The obvious question to ask when someone makes a “best ever” claim is by what criteria? The easiest way to justify “best” is with numbers. And so it is here, as it’s with numbers that Australian publisher Allen & Unwin’s blog, Things Made From Letters, suggests that Morris West is “Australia’s most successful writer, ever.” The numbers are sales of course. According to Allen & Unwin (A&U), West’s books have sold over 70 million* copies around the world – more, apparently, than any other Australian author.
And yet, I wonder how many readers here know – or have read – Morris West. He wrote nearly 30 novels, not to mention radio serials, plays and non-fiction, and his work was translated into 28 languages. His most famous novels were The devil’s advocate (1959), which made him an international best-seller, and The shoes of the fisherman (1963). These, and a few others, were adapted to film.
West was born in Melbourne in 1916, and died in 1999. The Oxford companion to Australian literature says that he was a member of the Christian Brothers order for 12 years, but that he left in 1940 before taking his final vows. This is relevant because he was known for writing about the Roman Catholic Church, particularly regarding its role in international affairs. During World War 2 he worked as a cipher officer and was briefly private secretary to ex-PM Billy Hughes. After the war, he worked in radio, and founded, in fact, Australian Radio Productions.
However, as the A&U blog says, he “was determined to build a career as a writer, and as for so many artists, musicians and writers before the 1980s, the only way to do that was to move overseas.” And so he did, living in Europe and the USA from 1955 to 1980. He clearly maintained contact with Australia during this time because in the early 1960s, he helped found the Australian Society of Authors. The A&U blogger is particularly interested to know why such an apparently successful writer is barely known today, indeed completely unknown to her “younger colleagues”. She offers a few reasons. One is that except for a couple of early novels, all his books are set overseas. “Is Australian literary culture reluctant to acknowledge a novelist who doesn’t write about Australia?”, she asks. Or is it that “an increasingly secular Australia is now uncomfortable reading fiction which takes religion seriously?” Even though he wrote this fiction with a critical eye?
But then there’s the issue of “literary” quality. The A&U blogger quotes the AustLit database as stating that his fiction “has not received a great deal of literary attention.” Kerryn Goldsworthy, writing about Australian fiction from 1900 to 1970 in The Cambridge companion to Australian literature, names West, along with Ion L. Idriess and Jon Cleary, as writers who were very popular in their time but who “tended to be dismissed by their ‘serious’ peers and by later literary historians as middle-brow.” She describes his books as looking at public institutions, usually political or religious ones, on the international stage and dealing with “the moral dilemmas they pose for the individual”. These three writers are probably the equivalent of my generation’s Colleen McCullough and Bryce Courtenay?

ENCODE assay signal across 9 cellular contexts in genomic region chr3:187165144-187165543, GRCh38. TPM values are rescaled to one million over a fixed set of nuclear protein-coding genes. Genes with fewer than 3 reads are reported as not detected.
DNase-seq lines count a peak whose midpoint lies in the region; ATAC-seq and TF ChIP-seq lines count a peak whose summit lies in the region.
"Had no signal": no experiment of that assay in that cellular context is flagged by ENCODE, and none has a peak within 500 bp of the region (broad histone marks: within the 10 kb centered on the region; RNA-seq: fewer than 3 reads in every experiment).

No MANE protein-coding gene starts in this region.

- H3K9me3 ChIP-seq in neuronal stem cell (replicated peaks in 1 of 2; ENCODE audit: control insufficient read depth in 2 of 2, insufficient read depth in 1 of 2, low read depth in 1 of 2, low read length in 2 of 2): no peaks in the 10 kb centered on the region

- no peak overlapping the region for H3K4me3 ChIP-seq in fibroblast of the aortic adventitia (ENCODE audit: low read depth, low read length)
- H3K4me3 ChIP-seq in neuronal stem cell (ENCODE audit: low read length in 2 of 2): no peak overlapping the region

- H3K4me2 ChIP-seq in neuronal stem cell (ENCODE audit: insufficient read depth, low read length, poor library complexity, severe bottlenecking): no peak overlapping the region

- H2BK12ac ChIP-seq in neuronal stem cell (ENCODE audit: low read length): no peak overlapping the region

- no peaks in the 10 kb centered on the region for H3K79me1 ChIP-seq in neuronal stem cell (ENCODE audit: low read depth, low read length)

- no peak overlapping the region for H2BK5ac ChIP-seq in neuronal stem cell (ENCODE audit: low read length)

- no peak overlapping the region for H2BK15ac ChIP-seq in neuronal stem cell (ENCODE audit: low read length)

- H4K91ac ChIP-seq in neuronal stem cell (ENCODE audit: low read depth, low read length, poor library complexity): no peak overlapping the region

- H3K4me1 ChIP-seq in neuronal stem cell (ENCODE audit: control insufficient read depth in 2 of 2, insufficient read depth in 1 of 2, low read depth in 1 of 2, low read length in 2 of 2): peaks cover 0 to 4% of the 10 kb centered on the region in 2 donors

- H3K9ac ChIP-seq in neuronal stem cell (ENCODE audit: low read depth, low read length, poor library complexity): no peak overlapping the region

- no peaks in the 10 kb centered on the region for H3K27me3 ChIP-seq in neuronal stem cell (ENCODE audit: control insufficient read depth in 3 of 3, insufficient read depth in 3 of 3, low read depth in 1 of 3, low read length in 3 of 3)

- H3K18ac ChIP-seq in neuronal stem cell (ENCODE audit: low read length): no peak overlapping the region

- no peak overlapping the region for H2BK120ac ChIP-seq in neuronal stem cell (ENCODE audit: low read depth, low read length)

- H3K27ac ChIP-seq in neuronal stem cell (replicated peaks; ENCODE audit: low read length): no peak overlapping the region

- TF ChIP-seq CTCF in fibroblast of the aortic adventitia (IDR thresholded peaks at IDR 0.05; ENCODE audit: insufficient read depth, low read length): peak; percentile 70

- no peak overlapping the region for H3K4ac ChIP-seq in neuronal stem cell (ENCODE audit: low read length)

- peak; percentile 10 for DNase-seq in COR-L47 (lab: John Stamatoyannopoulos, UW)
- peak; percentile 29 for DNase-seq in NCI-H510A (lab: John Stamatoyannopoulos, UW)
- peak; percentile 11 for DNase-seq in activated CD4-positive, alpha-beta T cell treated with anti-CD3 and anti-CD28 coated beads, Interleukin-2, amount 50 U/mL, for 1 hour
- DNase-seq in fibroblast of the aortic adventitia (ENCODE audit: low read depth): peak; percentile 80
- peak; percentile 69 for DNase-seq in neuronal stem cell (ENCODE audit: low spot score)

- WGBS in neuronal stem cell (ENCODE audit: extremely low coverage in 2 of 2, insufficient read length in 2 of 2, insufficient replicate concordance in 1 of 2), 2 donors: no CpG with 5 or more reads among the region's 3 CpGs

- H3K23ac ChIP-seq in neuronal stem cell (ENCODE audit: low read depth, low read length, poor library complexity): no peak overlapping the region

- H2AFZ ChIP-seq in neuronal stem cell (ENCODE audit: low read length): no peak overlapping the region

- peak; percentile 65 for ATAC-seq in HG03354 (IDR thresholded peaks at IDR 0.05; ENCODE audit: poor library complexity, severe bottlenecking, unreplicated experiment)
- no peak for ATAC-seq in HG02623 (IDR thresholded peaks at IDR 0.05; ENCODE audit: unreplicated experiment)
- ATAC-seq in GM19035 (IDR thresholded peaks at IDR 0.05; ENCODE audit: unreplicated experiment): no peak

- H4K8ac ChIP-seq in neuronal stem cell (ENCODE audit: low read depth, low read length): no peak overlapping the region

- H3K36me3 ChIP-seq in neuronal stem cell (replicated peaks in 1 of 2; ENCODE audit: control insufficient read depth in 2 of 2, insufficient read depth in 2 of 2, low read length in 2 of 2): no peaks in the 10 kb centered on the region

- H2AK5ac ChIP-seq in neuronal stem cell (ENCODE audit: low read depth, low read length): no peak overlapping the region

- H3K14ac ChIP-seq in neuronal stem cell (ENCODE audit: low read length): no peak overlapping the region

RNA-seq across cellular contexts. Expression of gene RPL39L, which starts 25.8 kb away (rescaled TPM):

So, why the interest now? Well, you may not be surprised to hear that Allen & Unwin is re-publishing most of his work – in print and e-version. (The book covers here are from this new series). Author Simon Caterson writing in The Monthly refers to this reissue and asks what West has to offer contemporary readers. Good question. He talks about the subject matter, suggesting that the “fascination with church politics and influence” is of continuing interest. Books keep coming out dealing with these, he says, just think The Da Vinci Code!
What makes West worth reissuing is, he suggests, West’s ability “to turn the intellectual and emotional struggles within his faith – his own and that of others – into gripping melodrama.” Moreover, he says that
it makes commercial sense to bring back the books of Morris West, whose big themes – conscience versus power, the individual versus the institution – are as relatable to the struggles of secular – as much as religious – life.
And finally, there’s the writing. Caterson sums it up this way:
It is also important to note that West could not have sold tens of millions of copies of his books without knowing how to make the pages turn. The prose may sometimes be prolix and the endings not always satisfying, but his writing is always full blooded and, for the most part, remarkably fluent.
Middle-brow perhaps, but a good read it seems. And as someone who loves seeing older Australian writers being read again – even those who didn’t write about Australia! – I’m happy to see this blast from my past being published again. Good on Allen & Unwin. I hope, just as I continue to hope for Text Classics, that they do well.
* Wikipedia says 60 million, but I think that might be based on figures around the time of his death.